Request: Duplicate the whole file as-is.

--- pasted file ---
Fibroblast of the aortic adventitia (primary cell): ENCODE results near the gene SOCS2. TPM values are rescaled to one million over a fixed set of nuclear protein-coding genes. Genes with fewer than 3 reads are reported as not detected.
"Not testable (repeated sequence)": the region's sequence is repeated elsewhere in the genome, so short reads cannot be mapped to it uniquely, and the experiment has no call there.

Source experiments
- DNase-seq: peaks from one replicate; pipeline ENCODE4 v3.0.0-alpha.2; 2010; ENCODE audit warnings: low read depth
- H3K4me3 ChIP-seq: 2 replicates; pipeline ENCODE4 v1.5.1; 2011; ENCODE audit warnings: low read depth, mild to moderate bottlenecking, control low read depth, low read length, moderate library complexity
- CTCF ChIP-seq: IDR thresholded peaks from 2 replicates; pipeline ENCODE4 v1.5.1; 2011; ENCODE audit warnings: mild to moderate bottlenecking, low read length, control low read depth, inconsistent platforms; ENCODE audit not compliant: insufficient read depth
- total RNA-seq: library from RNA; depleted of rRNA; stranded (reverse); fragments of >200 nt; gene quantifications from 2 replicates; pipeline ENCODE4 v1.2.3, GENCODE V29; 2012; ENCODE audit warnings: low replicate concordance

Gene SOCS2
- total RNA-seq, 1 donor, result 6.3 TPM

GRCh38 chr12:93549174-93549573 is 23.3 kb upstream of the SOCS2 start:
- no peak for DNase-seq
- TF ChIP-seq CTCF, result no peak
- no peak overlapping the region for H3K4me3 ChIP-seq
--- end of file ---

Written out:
Fibroblast of the aortic adventitia (primary cell): ENCODE results near the gene SOCS2. TPM values are rescaled to one million over a fixed set of nuclear protein-coding genes. Genes with fewer than 3 reads are reported as not detected.
"Not testable (repeated sequence)": the region's sequence is repeated elsewhere in the genome, so short reads cannot be mapped to it uniquely, and the experiment has no call there.

Source experiments
- DNase-seq: peaks from one replicate; pipeline ENCODE4 v3.0.0-alpha.2; 2010; ENCODE audit warnings: low read depth
- H3K4me3 ChIP-seq: 2 replicates; pipeline ENCODE4 v1.5.1; 2011; ENCODE audit warnings: low read depth, mild to moderate bottlenecking, control low read depth, low read length, moderate library complexity
- CTCF ChIP-seq: IDR thresholded peaks from 2 replicates; pipeline ENCODE4 v1.5.1; 2011; ENCODE audit warnings: mild to moderate bottlenecking, low read length, control low read depth, inconsistent platforms; ENCODE audit not compliant: insufficient read depth
- total RNA-seq: library from RNA; depleted of rRNA; stranded (reverse); fragments of >200 nt; gene quantifications from 2 replicates; pipeline ENCODE4 v1.2.3, GENCODE V29; 2012; ENCODE audit warnings: low replicate concordance

Gene SOCS2
- total RNA-seq, 1 donor, result 6.3 TPM

GRCh38 chr12:93549174-93549573 is 23.3 kb upstream of the SOCS2 start:
- no peak for DNase-seq
- TF ChIP-seq CTCF, result no peak
- no peak overlapping the region for H3K4me3 ChIP-seq